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Atmospheric effects and spurious signals in GPS analyses
journal contributionposted on 2023-05-26, 15:46 authored by Tregoning, P, Christopher WatsonChristopher Watson
Improvements in the analyses of Global Positioning System (GPS) observations yield resolvable millimeter to submillimeter differences in coordinate estimates, thus providing sufficient resolution to distinguish subtle differences in analysis methodologies. Here we investigate the effects on site coordinates of using different approaches to modeling atmospheric loading deformation (ATML) and handling of tropospheric delays. The rigorous approach of using the time-varying Vienna Mapping Function 1 yields solutions with lower noise at a range of frequencies compared with solutions generated using empirical mapping functions. This is particularly evident when ATML is accounted for. Some improvement also arises from using improved a priori zenith hydrostatic delays (ZHD), with the combined effect being site-specific. Importantly, inadequacies in both mapping functions and a priori ZHDs not only introduce time-correlated noise but significant periodic terms at solar annual and semiannual periods. We find no significant difference between solutions where nontidal ATML is applied at the observation level rather than as a daily averaged value, but failing to model diurnal and semidiurnal tidal ATML at the observation level can introduce anomalous propagated signals with periods that closely match the GPS draconitic annual (351.4 days) and semiannual period (175.7 days). Exacerbated by not fixing ambiguities, these signals are evident in both stacked and single-site power spectra, with each tide contributing roughly equally to the dominant semiannual peak. The amplitude of the propagated signal reaches a maximum of 0.8 mm with a clear latitudinal dependence that is not correlated directly with locations of maximum tidal amplitude.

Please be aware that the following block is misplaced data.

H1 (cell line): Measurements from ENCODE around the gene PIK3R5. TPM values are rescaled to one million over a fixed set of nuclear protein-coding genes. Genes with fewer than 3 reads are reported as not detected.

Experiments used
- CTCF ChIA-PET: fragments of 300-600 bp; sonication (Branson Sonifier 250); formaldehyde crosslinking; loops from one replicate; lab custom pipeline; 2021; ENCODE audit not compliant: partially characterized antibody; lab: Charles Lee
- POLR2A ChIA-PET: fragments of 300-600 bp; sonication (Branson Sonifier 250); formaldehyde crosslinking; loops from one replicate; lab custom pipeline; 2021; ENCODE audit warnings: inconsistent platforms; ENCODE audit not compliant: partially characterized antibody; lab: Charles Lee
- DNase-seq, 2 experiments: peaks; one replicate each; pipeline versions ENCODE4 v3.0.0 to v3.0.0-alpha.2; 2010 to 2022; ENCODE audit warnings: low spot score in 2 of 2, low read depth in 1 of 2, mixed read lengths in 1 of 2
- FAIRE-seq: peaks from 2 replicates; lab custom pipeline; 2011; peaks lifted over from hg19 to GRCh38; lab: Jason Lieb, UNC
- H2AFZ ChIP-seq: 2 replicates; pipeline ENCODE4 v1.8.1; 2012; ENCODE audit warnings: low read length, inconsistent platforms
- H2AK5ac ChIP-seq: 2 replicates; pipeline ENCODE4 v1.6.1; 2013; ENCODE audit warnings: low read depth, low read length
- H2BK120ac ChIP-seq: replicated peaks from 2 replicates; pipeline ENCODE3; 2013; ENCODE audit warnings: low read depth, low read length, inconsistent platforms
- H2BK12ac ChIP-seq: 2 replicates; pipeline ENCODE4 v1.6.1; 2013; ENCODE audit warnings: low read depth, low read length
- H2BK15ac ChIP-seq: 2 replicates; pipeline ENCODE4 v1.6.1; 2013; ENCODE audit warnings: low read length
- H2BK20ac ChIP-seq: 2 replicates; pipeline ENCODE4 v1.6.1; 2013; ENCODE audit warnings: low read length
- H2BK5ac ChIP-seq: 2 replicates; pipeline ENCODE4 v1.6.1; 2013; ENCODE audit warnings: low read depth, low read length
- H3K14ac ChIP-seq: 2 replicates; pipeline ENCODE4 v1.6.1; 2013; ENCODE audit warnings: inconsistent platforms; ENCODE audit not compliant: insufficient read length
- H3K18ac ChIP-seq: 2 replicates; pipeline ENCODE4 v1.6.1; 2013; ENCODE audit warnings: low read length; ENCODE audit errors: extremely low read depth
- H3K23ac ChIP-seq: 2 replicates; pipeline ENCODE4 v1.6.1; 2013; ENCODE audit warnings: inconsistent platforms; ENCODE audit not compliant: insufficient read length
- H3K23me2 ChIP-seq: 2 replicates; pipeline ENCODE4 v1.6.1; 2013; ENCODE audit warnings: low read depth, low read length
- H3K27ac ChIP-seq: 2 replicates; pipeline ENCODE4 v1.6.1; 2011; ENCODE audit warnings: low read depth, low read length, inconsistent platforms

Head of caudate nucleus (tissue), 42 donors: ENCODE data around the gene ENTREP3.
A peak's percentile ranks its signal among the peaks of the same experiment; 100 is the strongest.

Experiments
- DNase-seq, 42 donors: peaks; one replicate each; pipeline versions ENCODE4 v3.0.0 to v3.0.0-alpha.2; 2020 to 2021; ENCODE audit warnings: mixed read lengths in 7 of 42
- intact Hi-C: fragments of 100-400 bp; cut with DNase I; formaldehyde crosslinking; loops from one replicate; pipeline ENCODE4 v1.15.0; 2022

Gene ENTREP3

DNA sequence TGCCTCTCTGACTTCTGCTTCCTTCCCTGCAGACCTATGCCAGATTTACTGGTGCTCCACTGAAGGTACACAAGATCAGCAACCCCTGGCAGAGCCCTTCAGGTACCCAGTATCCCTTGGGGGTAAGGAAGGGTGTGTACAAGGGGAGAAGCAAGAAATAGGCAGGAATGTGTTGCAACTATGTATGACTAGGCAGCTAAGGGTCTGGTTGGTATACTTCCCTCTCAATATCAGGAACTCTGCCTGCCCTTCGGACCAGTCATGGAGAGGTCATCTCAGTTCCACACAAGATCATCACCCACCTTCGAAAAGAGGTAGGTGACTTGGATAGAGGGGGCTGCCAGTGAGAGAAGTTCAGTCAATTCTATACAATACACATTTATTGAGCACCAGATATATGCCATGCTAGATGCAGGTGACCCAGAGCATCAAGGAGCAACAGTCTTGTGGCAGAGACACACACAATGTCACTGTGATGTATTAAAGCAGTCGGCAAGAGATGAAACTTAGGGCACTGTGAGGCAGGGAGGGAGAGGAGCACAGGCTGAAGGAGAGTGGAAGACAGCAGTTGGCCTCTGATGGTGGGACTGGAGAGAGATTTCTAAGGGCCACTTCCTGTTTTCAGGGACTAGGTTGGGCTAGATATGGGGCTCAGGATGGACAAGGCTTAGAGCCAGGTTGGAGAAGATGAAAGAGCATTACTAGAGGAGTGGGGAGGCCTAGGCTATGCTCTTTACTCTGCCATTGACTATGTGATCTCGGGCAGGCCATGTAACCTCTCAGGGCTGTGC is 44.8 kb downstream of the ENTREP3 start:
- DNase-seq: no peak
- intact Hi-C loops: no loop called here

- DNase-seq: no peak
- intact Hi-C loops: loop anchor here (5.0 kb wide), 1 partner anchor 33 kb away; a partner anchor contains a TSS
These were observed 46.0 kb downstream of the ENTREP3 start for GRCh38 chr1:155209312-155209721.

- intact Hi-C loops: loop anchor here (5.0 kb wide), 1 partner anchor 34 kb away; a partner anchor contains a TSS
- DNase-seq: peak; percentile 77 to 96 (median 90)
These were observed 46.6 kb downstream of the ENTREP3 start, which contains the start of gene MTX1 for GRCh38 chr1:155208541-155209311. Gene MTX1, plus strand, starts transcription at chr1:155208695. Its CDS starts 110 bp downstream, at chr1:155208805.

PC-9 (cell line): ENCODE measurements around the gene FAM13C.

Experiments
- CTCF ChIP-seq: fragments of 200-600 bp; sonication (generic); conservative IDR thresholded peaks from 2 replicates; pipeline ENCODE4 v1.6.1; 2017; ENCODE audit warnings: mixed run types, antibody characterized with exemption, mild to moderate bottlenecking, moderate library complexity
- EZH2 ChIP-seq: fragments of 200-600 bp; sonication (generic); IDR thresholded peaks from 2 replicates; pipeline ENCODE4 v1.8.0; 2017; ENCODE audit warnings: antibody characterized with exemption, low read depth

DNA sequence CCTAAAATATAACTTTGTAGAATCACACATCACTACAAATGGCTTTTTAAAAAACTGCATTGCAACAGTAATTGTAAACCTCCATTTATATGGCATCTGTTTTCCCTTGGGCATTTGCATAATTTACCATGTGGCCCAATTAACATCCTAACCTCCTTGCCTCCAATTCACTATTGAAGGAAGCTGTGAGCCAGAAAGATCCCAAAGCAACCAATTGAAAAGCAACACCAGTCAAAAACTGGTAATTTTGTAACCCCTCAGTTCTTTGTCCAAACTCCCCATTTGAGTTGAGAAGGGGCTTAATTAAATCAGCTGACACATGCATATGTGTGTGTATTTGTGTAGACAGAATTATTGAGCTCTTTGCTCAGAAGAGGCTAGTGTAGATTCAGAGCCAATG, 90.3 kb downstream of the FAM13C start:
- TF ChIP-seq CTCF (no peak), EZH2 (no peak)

Publication titleJournal of Geophysical Research
Rights statementCopyright 2009 by the American Geophysical Union.